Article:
The unprecedented federal response to the economic impact of the pandemic in the form of financial relief to states, individuals, and businesses, coupled with the speedy development and rollout of a vaccine, gets much of the credit for containing the fallout of the recession. But the real hero of the story is technology, which enabled a vast majority of Americans to work and transact from home during many months of mostly stay-at-home living, thereby containing the downturn to certain segments of the economy. Moreover, the financial savings of a work-from-home lifestyle were not insignificant for many millions of households. Most working Americans never missed a beat or a paycheck in 2020, and many enjoyed a sizeable financial windfall during the pandemic, a somewhat distasteful topic that garners little discussion.
Corporate Default Cycles Track Closely with Recessions Most of the Time
Business default cycles accompany recessions but rarely mirror them in timing or duration, and 2020 was no exception. The corporate default cycle that accompanied the 2020 recession is also over, and didn’t come close to matching the peaks of previous cycles (Exhibit 1). Nonetheless, defaults and bankruptcies hit a decade-high last year before steadily falling since September 2020. In retrospect, the default cycle of 2020 looks a lot like that of 2009, punctuated by a brief but intense burst of default activity (only less intense this time) followed by a quick resolution.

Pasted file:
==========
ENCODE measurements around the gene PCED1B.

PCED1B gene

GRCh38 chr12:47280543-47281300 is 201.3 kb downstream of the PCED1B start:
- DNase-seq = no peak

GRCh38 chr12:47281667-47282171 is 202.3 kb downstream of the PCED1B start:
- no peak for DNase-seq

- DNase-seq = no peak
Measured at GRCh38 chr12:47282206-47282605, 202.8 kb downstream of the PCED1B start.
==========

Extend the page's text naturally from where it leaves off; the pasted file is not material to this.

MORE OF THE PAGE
Both these default cycles were precipitated by extreme shock events that imperiled the global economy, with unprecedented federal policy responses helping to avoid a worst-case scenario in both instances. The heyday of the 2020 default cycle now seems like a distant memory, with defaults and filings trending lower throughout 2021, commercial bankruptcy filings (all sizes) recently hitting their lowest totals since 19853, and large corporate filings tracking for a slightly below-average year at best.
The distinguishing attribute of the last two default cycles compared to conventional ones was their sudden surge and fast fade, as evidenced by the sharp divergence between the default rates calculated on a trailing fourquarters basis (LTM) and the annualized quarterly default rate (Exhibit 1). Compare that to the default cycle of 2001- 2003, when these two default rate calculations moved nearly in tandem over a three-year period, with default activity elevated but undramatic. It’s a stark contrast.